Realism and Naturalism in Henry James’ Daisy Miller and Theodore Dreiser’s Sister Carrie

Realism and Naturalism in Henry James’ Daisy Miller and Theodore Dreiser’s Sister Carrie

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To best analyze the works of James and Dreiser, the terms realism and naturalism are critical to comprehend. Realism, as noted in the Norton Anthology, emphasizes, “the interior moral and psychological lives of upper-class people” (9). Accordingly, realism reflects a natural depiction of self, relationships and social interactions (and the class-system). Realist writers explore true interpersonal dilemmas, interactions and experiences within society, highlighting the character rather than a story’s plot. These writings focus on truthfully depicting the mundane aspects of human society. Contrarily (though equally “real”), naturalism seeks to capture “human life as it was shaped by forces beyond human control—our environment” (10). Inclined to favor characters outside of the wealthy caste, naturalist literature underscores lower-class individuals dependent on external factors and their conflicts with environmental conditions out of their control. Literary naturalists, unlike realists, “wanted to explore how biology, environment, and other material forces shaped lives” (11). Naturalists present how humans interact with outside elements, survive and flourish in their environment. Together, realism and naturalism has endeavored to reduce the sensationalism of impoverished life and depict its presence and effects on lower-class society realistically. Late nineteenth century photojournalist Jacob Riis and his publication How the Other Half Lives is one example of naturalist literature and its “intervention that strives to make lower-class lives comprehensible to the middle-class readers” (11). Thus, realism along with naturalism exposes society to a wide variety of authentic experiences.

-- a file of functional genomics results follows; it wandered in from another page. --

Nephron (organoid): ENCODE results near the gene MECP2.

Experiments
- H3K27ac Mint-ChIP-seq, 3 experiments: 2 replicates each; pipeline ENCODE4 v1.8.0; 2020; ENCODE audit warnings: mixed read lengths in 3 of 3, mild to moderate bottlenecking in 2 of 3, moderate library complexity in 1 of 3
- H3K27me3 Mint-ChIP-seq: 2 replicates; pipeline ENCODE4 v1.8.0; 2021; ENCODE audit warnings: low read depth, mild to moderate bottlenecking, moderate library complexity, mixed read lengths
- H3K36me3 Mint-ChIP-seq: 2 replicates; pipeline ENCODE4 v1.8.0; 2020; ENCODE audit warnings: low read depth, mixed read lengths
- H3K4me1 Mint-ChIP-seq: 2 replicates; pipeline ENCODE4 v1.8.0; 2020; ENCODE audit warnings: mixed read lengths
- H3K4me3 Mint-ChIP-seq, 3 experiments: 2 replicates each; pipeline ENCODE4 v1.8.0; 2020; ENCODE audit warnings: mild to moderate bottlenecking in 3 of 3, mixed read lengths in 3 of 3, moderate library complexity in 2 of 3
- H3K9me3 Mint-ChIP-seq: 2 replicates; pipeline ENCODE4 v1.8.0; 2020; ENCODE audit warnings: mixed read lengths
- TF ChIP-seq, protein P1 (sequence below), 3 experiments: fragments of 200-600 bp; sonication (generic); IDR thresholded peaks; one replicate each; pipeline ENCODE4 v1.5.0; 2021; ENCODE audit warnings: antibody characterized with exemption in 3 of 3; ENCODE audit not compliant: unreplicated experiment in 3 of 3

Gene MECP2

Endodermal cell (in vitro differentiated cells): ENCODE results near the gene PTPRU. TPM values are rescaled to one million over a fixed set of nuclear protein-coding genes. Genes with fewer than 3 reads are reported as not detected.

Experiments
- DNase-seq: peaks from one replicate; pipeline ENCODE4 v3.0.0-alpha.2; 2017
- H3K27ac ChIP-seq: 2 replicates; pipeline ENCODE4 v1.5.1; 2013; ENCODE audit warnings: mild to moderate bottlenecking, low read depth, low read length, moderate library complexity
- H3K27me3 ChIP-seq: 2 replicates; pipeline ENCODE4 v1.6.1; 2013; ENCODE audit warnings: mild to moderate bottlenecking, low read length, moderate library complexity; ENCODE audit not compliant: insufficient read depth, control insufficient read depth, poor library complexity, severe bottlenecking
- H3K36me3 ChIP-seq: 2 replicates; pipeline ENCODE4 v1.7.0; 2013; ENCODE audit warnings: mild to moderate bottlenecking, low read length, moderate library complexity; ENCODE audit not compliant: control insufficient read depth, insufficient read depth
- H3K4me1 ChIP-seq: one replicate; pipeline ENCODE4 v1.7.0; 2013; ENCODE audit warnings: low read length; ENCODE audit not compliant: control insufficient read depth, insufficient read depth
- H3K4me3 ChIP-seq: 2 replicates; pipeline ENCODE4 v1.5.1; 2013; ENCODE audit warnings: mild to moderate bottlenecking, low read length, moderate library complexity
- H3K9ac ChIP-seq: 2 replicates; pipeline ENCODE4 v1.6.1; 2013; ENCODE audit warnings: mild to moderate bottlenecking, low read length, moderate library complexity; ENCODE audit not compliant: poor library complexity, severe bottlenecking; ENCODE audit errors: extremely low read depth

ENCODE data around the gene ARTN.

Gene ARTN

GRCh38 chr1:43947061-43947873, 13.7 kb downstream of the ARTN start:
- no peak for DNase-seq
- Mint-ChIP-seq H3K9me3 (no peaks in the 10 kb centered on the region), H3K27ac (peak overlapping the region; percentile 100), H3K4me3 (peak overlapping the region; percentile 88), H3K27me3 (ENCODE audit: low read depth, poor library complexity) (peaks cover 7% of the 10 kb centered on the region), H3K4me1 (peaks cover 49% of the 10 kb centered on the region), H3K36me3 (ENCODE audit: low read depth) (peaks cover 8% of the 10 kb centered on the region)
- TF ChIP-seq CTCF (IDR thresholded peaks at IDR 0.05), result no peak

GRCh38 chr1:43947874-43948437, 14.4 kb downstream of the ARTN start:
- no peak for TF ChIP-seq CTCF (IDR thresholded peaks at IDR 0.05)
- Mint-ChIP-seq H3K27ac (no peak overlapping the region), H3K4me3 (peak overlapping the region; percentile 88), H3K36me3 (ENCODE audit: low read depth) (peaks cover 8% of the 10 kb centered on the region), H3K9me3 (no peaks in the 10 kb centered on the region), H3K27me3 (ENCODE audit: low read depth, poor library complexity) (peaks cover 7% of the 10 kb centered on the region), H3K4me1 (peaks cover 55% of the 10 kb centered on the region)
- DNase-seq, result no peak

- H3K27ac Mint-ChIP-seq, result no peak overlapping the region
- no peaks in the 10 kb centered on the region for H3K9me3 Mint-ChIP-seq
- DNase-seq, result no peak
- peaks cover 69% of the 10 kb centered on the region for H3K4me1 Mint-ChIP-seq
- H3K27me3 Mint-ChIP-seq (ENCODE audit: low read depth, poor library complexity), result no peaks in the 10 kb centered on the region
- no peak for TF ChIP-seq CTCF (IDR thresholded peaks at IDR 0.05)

Henry James’ Daisy Miller is ideally representa...


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...mopolitan standard of virtue and becomes worse” (568). Rather than conveying the internalized thoughts and concerns of Carrie herself, Dreiser presents his readers with a general setting of the external challenges Carrie—and by extension a populace of late nineteenth century women—faces. Dreiser’s text demonstrates the struggle of being a woman subject to low wages, aggressive bosses and submissive work. In addition, Carrie does not have any vocational skillset that would afford her a “respectable” place in the workforce. Rather, Dreiser authentically portrays the ruthless nature of city life, predatory men and a capitalist driven economy. Instead of depicting the relationship between Carrie, her sister and the individuals she meets in the city, Dreiser’s naturalistic style focuses on her ability to survive and flourish within her environment by all means necessary.

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